Jacques Perrin, a charming and soft-spoken veteran French actor – he didn’t smolder as much as twinkle – who rose from starring in musical and dramatic films to directing and producing, notably Costa-Gavras’ political thrillers and his poetic documentaries about the natural world, who died April 21 in Paris. He was 80 years old.
His son, Mathieu Simonet, confirmed the death. No cause was given.
Mr. Perrin was a lonely, gallant teenager in the Italian melodrama “Girl With a Suitcase” (1961), in which he attempts to save a depressed beauty played by Claudia Cardinale who has been abandoned by her thuggish older brother.
He was a dreamy sailor in Jacques Demy’s “Les Jeunes Filles de Rochefort,” a giddy, candy-colored 1967 French musical (now considered a camp classic) that starred Catherine Deneuve and her sister, Françoise Dorléac, as as a pair of twins looking for love and discovery with Mr. Perrin, hair bleached like straw (and looking more like a young David Hockney) and Gene Kelly. (Ms. Dorléac died in a car accident shortly after the film was shot.)
That same year, Mr. Perrin and Natalie Wood appeared as chaste young lovers whom the elders goad them on into “All the Other Girls Do”, an Italian farce.
Mr. Perrin then played an opportunistic photojournalist who discovers his conscience in “Z”, a 1969 political thriller from Costa-Gavras, the Greek-born director. Mr. Perrin also produced the film, a feat of “accounting acrobatics”, as he put it, since no one else would touch the film. (This is the actual assassination of a Greek politician.) AbsolutelyMr. Perrin has appeared in about 100 films and produced nearly 40.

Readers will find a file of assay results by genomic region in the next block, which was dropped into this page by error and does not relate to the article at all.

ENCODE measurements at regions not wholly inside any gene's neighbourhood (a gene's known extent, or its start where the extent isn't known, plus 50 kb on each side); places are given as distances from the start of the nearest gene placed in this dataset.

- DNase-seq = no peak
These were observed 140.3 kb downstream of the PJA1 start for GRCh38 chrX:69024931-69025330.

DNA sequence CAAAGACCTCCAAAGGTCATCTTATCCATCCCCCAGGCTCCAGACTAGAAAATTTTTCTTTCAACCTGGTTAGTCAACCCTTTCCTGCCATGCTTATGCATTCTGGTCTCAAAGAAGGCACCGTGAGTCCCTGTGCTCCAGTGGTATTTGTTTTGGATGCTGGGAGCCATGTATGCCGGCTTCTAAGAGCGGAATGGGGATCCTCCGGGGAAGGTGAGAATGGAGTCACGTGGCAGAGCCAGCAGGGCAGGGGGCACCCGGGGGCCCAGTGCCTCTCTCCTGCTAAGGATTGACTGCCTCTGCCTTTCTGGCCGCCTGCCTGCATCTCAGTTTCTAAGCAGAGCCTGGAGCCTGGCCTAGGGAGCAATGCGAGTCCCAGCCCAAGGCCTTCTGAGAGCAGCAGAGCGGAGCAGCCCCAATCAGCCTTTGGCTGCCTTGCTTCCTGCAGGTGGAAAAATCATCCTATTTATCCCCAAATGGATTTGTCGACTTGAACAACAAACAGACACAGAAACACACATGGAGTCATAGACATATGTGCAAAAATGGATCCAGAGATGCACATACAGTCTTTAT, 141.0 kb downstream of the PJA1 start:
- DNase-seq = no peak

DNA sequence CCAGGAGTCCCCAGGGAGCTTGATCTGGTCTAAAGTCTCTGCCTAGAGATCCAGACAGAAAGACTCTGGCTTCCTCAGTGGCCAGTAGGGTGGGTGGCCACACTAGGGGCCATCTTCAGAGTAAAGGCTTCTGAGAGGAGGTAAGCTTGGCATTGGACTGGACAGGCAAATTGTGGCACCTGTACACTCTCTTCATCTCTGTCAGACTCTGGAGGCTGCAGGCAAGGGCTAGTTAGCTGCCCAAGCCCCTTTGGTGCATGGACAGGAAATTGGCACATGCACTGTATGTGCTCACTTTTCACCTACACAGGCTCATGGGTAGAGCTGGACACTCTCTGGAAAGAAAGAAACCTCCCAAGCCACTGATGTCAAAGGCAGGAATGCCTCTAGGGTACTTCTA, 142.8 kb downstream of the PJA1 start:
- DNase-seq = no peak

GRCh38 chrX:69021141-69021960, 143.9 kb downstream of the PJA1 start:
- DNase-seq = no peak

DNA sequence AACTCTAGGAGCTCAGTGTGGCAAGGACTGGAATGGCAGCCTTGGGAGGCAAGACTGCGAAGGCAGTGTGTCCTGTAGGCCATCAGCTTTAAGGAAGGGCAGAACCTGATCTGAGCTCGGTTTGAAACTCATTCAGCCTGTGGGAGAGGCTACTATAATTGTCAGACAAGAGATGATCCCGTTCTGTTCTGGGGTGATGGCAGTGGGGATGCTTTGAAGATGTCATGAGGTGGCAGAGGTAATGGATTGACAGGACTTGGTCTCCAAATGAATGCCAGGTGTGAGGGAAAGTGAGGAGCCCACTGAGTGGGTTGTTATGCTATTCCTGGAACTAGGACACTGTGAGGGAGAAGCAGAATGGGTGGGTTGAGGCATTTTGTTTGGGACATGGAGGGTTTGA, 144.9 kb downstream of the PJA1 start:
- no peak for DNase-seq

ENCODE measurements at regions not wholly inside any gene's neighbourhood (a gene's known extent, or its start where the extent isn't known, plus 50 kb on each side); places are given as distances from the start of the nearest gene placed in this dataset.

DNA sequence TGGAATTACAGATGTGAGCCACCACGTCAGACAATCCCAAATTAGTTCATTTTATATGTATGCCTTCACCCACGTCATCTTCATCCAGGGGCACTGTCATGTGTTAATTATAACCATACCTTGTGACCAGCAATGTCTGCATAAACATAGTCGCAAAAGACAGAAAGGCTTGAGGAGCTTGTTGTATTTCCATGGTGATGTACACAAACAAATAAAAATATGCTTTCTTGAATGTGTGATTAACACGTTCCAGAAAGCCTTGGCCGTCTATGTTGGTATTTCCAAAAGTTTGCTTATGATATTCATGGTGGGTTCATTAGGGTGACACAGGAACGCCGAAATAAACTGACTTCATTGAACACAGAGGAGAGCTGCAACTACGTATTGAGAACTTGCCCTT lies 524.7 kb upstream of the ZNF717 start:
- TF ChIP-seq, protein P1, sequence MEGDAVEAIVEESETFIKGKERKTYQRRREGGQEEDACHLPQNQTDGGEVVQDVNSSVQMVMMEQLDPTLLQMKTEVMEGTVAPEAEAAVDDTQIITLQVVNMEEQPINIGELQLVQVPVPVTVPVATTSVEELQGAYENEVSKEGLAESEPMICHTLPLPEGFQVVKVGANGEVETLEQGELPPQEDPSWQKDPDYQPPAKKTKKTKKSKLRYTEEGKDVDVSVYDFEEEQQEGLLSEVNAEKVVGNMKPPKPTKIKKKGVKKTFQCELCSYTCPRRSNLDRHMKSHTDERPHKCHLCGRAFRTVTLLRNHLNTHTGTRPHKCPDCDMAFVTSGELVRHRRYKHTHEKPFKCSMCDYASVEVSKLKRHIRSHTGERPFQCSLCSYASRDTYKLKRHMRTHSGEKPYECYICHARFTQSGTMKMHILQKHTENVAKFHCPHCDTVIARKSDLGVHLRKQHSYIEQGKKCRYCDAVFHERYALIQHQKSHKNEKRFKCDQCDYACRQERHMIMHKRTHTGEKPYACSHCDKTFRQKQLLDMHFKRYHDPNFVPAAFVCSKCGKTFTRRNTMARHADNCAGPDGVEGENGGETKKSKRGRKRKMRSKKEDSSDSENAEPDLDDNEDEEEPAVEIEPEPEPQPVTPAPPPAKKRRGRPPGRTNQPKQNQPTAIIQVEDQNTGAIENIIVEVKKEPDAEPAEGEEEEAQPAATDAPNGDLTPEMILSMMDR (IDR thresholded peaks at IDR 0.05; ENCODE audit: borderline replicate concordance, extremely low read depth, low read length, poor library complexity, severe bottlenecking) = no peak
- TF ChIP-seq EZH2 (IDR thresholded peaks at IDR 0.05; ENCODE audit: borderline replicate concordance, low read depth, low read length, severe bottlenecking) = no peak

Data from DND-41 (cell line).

To American audiences, however, he was best known for his role in “Cinema Paradiso” (1988). He played Salvatore, a world-weary director who was once a wide-eyed 8-year-old nicknamed Toto. In flashbacks, Toto is seen in the grip of the films he watches in a theater in a small post-war Sicilian village and under the wing of father figure Alfredo (Philippe Noiret), the philosophical projectionist who cuts out the naughty pieces – the kissing screen – on the orders of the village priest.
The final scene was a humdinger: Mr. Perrin, weeping beautifully in a darkened theater, once again in a grip. Critics were dry-eyed, but audiences weren’t, and it was a smash hit that won all sorts of accolades, including the Academy Award for Best Foreign Language Film and a Golden Globe.
Mr. Perrin played a similar role in “The Chorus” (2004), which he also produced, about orphaned boys at a spooky boarding school who are rescued by a singing teacher who helps them form a choir. It too was a hit, at least in France, inspiring a frenzy of amateur singing, just as “High School Musical” would do a few years later in the United States. Mr Perrin, speaking to The New York Times, described ‘The Chorus’ as “a fragile and precious film about childhood memories”.
Other films were less successful. He produced and starred in “The Roaring Forties,” a 1982 drama about a sailor on a nonstop solo race around the world, based on the real-life adventures of Donald Crowhurst, a British sailor who disappeared while he was attempting a solo world tour in 1969. Although Julie Christie, an otherwise reliable box office draw, was his co-star, the film did so poorly – a “shipwreck”, as he put it. Le Monde – that it took Mr. Perrin 10 years to repay the debt he had accumulated. while doing it.